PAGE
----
And here's where it gets hard for me.

Sometimes in life the trees seem really dense and it is tough to see the path God wants you on, 

And you feel a little lost. 

Thankfully I found my way here, and I am truly sad to leave the community of people that made me feel like I wasn't lost anymore. 

My nurses.

I wish I could explain just what they mean to me.  But I can't.  I can't come up with the words that do my heart justice. 

When I go to work I am surrounded by women that inspire me.  They are fearless.  They are so brave.  I watch them work and I feel like I will never be what they are.  They are the smartest, most compassionate, most incredible people.  Their hands are skilled and gentle, and in the face of what seems like chaos they come together as a team in the most beautiful way.  It looks choreographed; you wouldn't ever know they were struggling to save a life.  They make it look effortless and easy.  They aren't scared, and I'm terrified nearly every day.  They always have the answers, and I always have the questions. 

Instinct would have anyone do this job with a closed heart.  With armor, to protect themselves from the things they see.  But everyday their hearts are open.  More days than not they are called to do a job that requires a level of focus, concentration and composure that is exhausting.  I have seen them come in on their days off to say goodbye.  And I have seen them come in on their days off to celebrate tiny victories.  When I feel like I would have crumbled under the immense pressure a thousand times, their courage never fails.  They have hope when a situation feels hopeless, and they have humor when days feel really, really dark.  They have comforted me when I've cried and shared wisdom when my heart was hurting.  They are my mentors, they are my teachers, and I feel so incredibly lucky to call them friends.  They are my heroes.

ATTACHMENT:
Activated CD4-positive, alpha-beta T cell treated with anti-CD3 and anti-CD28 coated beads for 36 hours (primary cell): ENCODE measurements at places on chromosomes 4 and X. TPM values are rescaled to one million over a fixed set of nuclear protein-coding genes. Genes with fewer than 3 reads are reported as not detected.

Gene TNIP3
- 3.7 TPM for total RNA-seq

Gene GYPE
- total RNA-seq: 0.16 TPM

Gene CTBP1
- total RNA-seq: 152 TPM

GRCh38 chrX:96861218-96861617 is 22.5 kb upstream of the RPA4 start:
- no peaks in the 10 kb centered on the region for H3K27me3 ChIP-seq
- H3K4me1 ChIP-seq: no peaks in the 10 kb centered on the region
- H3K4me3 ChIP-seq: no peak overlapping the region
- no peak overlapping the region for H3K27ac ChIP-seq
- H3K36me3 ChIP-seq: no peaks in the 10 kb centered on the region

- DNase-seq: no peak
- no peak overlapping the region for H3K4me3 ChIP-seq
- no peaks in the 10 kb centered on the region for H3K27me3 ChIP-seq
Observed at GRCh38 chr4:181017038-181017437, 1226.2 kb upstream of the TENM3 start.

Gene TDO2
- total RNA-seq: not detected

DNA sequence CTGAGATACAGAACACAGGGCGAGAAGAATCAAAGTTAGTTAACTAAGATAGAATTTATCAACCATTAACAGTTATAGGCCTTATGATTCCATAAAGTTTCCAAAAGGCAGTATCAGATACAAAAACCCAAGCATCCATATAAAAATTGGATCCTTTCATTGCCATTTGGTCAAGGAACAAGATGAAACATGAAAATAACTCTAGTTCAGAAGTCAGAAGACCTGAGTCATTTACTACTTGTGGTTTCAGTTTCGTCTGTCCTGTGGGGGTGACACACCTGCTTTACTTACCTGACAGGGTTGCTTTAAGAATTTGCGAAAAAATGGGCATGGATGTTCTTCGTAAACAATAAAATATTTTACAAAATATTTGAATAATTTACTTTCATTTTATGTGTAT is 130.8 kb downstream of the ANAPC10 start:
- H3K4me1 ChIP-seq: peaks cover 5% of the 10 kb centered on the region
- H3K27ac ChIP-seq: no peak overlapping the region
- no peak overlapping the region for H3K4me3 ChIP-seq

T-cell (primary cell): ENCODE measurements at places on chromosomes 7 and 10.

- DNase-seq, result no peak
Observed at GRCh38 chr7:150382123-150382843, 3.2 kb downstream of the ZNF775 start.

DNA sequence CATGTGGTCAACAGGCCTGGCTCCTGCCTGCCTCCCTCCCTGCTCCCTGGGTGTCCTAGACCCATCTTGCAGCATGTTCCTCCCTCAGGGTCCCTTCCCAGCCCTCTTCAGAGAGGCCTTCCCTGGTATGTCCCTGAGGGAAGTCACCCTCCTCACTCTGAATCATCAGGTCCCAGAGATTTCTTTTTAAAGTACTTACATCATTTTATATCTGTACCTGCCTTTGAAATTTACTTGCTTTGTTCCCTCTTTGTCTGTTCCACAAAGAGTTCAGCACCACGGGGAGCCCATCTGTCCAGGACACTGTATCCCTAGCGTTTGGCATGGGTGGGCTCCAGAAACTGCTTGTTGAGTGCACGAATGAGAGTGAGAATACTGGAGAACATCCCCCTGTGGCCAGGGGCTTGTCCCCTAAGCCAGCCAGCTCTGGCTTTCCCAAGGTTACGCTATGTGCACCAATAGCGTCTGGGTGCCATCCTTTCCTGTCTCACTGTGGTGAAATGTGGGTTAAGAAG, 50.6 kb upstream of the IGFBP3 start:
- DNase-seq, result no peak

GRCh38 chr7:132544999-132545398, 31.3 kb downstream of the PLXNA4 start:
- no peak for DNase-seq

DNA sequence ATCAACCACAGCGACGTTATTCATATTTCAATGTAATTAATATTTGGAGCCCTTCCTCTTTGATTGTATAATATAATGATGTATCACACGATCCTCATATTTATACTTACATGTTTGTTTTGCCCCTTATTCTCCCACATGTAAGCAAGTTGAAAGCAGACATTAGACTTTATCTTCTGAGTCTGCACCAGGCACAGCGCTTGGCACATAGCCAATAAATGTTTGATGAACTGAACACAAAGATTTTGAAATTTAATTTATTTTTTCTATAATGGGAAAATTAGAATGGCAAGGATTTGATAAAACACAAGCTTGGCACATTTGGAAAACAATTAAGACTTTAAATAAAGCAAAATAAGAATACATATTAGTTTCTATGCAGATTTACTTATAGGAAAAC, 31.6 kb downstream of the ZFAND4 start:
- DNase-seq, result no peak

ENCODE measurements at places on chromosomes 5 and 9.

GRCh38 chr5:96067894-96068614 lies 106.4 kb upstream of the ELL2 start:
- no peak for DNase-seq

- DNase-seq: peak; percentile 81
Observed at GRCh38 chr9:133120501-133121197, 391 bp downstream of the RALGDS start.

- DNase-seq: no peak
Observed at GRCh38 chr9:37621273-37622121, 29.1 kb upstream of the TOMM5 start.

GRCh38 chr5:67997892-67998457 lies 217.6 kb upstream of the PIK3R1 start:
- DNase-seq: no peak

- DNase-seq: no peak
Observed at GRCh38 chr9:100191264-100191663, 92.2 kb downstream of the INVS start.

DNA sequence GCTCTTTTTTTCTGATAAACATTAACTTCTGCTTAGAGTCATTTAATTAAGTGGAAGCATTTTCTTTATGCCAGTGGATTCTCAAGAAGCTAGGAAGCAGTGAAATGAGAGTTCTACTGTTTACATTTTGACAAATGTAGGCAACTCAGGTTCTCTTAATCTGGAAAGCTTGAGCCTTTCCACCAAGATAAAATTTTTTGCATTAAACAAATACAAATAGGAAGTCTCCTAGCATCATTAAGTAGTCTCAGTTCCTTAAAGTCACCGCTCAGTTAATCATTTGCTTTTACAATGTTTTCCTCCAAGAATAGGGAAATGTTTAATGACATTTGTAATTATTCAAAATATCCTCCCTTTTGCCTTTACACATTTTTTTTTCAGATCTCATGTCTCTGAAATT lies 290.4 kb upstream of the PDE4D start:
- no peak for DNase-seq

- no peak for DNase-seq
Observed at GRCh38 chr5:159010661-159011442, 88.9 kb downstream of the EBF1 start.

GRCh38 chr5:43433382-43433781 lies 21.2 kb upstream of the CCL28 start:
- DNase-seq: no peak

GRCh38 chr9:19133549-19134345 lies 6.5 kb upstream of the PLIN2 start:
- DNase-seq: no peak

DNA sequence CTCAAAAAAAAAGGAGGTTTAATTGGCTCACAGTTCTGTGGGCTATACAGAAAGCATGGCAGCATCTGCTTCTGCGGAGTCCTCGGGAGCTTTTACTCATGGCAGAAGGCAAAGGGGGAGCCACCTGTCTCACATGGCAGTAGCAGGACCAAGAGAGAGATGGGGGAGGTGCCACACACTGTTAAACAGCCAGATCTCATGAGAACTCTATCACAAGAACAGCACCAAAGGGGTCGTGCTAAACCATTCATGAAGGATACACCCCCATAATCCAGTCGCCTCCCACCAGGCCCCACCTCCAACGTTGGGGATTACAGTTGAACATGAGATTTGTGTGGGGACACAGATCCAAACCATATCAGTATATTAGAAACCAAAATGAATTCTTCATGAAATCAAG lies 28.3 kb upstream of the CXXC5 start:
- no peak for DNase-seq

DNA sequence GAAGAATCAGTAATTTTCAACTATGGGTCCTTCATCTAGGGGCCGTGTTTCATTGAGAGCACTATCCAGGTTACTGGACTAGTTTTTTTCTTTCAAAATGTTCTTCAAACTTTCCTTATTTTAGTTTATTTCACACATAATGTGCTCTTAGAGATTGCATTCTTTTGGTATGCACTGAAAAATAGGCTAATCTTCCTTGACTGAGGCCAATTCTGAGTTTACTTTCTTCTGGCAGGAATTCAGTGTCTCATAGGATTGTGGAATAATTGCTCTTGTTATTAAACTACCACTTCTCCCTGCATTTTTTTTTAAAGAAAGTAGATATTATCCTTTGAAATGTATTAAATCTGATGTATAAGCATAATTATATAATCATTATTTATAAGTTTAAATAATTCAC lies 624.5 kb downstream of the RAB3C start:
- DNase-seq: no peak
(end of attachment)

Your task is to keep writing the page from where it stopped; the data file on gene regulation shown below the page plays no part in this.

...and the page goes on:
I'm ecstatic to have been welcomed by another great children's hospital; I don't doubt I will make new friends, but I will never forget the old. One is silver and the other's gold. :) 

Flannery O'Connor wrote, "I write because I don't know what I think until I read what I say."

I'm nervous to move.  I'm scared to start over in a place that should feel like home, but may not feel like home for a while.  I'm sad to move the kids from the only home they've ever known.

But.  I don't feel like we could ever make the wrong decision by choosing family.  So we chose our families. 

My dad can teach Henry and Addie about cars and Michael's dad can teach them how to fish.  Adeline's aunts can teach her how to accessorize, and that no matter what anyone says you can never have too many pairs of boots.

And in the midst of all this family.  I'll be able to do something amazing.


Just kidding.  Kind of.

Soon we will say goodbye to North Carolina and hello to Iowa to start a new chapter in our lives.  We just wanted everyone here to know how much they have meant to us. 

I'll leave it at that before I start quoting the lyrics to Jason Aldean's 'Fly Over States'.


Thank you, thank you, thank you to everyone for making it so easy to fall in love with North Carolina.  

And to our friends and family at home, we can't wait.

Friday, April 12, 2013

Our Genetically Modified Catastrophe.

Well, Henry said 'shit' yesterday.

It was bound to happen.  With a mother like me.

Although I am very good about not swearing in front of my children, I was forced to do battle with a giant, mutant killer bee that was trying to sting me in my jugular in the middle of my kitchen.

I dare you to not say 'shit' when you are doing this.

I had tried to kill the bee/wasp/vampire yellow jacket (I'm not sure what it was, but I guarantee you, it was not natural) ten minutes prior.  But all I did was piss it off. 

I presume I unknowingly bred this beast-insect myself, by accident. 

Stupid me, trying to be a good mother (I always get myself in trouble when I try and do that) I buy fruits and vegetables for my children to snack on.